- Summary: A concise overview of your project, highlighting the most important information.
- Goals: A long-term achievable outcome for your project. This SMART goals template is a useful format.
- Objectives: Specific, measurable steps to achieve the overall goals.
- Timeline: When does the project begin? What milestones will mark the progression of your project? When does your project conclude?
- Leadership: How is the team prepared to meet the challenges of the project, such as new content or processes?
- Impact: Identifying the impact of your project at the start of your project can help you write more detailed mechanics about your project operations. How will the world be different after your project concludes? Identify what the beginning, middle, and end (impact) of your work will be.
- Evaluation/Follow-up: How will you assess your project’s success? This section should align with the goals of your project.
Step 3: Write It…Finally!
With your main ideas recorded, it’s now time to put it all together and formally write your narrative.
- Build upon the framework of your outline by adding specific examples.
- Describe your project with language that allows your reader to see your project unfold in their mind’s eye.
- Write for a general audience, refraining from using technical language beyond what might be known/read by your audience.
The National Endowment for the Arts (NEA) shares Sample Applications from a variety of disciplines on their website. These are examples of funded projects/programs from arts organizations.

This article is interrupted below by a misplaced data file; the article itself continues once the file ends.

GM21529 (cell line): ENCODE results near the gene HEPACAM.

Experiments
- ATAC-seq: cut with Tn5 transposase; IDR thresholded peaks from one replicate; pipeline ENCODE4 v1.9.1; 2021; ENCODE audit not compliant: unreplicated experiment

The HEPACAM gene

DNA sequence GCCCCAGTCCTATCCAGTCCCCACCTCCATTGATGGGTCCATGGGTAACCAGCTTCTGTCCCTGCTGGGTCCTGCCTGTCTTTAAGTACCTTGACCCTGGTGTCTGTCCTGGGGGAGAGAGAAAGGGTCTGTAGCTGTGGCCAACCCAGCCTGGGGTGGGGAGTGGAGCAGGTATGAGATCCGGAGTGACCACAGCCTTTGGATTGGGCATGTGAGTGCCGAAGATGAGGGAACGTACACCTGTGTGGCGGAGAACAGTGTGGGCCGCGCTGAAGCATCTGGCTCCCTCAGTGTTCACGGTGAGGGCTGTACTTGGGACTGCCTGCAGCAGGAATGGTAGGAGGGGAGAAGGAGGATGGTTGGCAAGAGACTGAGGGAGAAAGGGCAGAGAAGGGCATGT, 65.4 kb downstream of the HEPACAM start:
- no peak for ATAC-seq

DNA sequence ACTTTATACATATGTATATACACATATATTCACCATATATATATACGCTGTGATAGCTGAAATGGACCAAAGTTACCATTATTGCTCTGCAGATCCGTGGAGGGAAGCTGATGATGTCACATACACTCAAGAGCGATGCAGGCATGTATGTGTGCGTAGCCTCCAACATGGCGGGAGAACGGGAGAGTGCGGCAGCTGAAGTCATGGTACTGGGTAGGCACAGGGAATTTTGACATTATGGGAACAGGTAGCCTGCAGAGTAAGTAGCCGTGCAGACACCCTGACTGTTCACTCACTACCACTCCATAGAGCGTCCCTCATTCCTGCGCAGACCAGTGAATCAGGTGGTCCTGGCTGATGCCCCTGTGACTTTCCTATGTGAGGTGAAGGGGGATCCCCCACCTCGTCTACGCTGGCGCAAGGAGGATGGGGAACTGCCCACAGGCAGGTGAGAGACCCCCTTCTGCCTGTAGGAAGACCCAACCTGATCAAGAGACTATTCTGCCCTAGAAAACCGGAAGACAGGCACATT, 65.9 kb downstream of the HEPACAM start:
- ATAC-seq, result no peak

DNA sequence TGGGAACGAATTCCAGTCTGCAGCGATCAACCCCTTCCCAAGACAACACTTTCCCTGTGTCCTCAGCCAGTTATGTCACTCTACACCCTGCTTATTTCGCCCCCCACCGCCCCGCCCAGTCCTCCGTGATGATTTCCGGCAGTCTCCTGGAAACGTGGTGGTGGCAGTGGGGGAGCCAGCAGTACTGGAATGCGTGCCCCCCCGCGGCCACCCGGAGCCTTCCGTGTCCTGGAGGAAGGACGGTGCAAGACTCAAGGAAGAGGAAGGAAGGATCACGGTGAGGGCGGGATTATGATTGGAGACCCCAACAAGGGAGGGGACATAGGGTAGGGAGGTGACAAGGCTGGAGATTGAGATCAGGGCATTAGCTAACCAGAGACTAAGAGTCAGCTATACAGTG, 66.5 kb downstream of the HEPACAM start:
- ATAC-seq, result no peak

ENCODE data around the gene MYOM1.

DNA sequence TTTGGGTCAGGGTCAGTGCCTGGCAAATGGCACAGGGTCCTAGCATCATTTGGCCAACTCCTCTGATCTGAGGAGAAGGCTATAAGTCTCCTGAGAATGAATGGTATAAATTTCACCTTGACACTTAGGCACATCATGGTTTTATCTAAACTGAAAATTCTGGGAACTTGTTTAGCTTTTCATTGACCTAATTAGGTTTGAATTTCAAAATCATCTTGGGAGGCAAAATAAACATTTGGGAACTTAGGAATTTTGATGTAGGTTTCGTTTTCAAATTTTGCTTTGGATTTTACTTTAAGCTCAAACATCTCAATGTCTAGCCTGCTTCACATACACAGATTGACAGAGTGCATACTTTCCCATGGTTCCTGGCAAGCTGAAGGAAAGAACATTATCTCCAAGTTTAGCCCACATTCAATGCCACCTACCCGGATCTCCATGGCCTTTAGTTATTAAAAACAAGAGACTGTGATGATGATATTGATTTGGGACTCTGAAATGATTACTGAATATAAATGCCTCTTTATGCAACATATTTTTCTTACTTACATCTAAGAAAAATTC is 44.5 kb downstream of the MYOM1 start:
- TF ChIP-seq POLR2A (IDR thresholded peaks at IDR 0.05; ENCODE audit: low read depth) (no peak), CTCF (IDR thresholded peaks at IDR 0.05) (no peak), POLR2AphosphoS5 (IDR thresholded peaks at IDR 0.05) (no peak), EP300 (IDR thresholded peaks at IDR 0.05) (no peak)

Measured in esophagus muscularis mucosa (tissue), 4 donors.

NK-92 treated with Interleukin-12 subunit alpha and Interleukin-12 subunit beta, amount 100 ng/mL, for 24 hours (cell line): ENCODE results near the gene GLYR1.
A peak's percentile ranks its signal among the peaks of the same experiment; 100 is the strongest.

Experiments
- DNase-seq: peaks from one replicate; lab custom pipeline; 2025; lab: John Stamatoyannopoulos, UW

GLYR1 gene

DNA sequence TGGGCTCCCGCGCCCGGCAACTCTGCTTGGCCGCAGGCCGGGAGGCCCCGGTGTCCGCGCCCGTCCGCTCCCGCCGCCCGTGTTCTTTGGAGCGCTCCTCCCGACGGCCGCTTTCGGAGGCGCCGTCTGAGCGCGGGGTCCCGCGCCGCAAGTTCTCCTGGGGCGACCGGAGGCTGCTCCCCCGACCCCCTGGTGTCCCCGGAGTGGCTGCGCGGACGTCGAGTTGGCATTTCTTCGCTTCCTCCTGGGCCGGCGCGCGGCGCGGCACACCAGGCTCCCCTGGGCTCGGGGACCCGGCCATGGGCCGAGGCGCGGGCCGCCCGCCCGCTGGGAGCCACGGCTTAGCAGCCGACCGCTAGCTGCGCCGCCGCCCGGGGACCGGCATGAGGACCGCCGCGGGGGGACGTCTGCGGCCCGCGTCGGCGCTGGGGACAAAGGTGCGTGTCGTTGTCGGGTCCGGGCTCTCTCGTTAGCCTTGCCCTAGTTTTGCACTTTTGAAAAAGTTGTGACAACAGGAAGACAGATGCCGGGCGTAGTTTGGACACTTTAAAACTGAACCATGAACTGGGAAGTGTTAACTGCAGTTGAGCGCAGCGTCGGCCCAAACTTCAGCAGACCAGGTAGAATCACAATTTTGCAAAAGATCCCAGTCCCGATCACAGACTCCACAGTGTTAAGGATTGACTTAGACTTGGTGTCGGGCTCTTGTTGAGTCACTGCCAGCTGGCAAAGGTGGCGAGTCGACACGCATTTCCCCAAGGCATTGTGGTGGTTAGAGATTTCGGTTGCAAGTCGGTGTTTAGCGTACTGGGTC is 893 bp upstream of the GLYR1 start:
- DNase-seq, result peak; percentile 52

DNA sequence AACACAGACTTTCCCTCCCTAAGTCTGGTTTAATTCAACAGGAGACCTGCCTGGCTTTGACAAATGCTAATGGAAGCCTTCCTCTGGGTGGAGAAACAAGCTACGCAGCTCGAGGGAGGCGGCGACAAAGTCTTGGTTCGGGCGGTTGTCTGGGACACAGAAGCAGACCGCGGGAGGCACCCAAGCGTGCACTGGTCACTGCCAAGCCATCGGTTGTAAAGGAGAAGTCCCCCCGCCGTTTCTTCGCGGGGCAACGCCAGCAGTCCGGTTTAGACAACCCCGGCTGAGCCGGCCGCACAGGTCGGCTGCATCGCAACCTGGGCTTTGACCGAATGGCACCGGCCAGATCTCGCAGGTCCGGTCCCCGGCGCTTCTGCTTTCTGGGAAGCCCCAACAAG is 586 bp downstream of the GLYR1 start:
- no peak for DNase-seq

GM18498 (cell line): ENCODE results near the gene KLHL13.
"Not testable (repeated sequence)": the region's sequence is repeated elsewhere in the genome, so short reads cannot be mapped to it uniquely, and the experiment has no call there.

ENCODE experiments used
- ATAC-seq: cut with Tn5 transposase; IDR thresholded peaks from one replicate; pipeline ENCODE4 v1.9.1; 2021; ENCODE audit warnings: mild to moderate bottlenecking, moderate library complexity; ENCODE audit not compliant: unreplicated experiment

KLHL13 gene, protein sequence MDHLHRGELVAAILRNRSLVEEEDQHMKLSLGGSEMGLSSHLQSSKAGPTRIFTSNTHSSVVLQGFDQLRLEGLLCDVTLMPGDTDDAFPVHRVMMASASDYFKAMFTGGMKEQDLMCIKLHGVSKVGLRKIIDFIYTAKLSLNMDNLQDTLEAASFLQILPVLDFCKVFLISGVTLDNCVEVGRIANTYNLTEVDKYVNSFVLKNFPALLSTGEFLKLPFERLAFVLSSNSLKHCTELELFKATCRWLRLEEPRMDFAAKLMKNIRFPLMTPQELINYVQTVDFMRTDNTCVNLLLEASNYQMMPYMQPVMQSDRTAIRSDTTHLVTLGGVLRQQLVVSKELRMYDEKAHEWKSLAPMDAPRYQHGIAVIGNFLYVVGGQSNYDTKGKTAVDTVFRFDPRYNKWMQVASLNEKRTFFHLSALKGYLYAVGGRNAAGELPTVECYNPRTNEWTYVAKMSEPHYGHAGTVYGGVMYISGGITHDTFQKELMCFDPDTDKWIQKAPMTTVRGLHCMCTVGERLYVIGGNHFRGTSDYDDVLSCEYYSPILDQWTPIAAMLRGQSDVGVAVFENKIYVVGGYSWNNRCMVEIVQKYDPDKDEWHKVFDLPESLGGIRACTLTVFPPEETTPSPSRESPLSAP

Step 4: Review
Find a trusted colleague or friend to read your project narrative for you. This is really important. Working with an outside reader is especially helpful for catching details about your project that you might have overlooked because you know your project so well. To help make the most of your review session:
- Ask a reader to identify the five W’s of your project after reading and see if they align with your own list. If they do not, you know what areas of your application are unclear.
- Ask a reader what questions they have about your project after reading the proposal. You will learn what you need to clarify in your narrative.
Step 5: Customize and Submit!
The purpose of having a working document is preparing project narrative text that you can easily adapt to specific applications. Although you will ultimately need to customize your narrative to fit your project when you submit the narrative with a grant or residency proposal, you can write for an idealized audience at this stage in a single document. When you later apply for a grant or to a residency to complete a project the institution you are applying to might have an existing form for you to complete. At this stage you can pull from your draft document.
– Madeleine Cutrona, Senior Program Officer, NYFA Fiscal Sponsorship
To book a session with Madeleine or any of our other coaches, click here. If you have questions about this program, contact [email protected].
NYFA Fiscal Sponsorship’s quarterly no-fee application deadlines are March 31, June 30, September 30, and December 31. We also accept Out-of-Cycle Review applications year-round. Reach out to us at [email protected] for more information. Sign up for NYFA’s free bi-weekly newsletter to receive updates on future programs.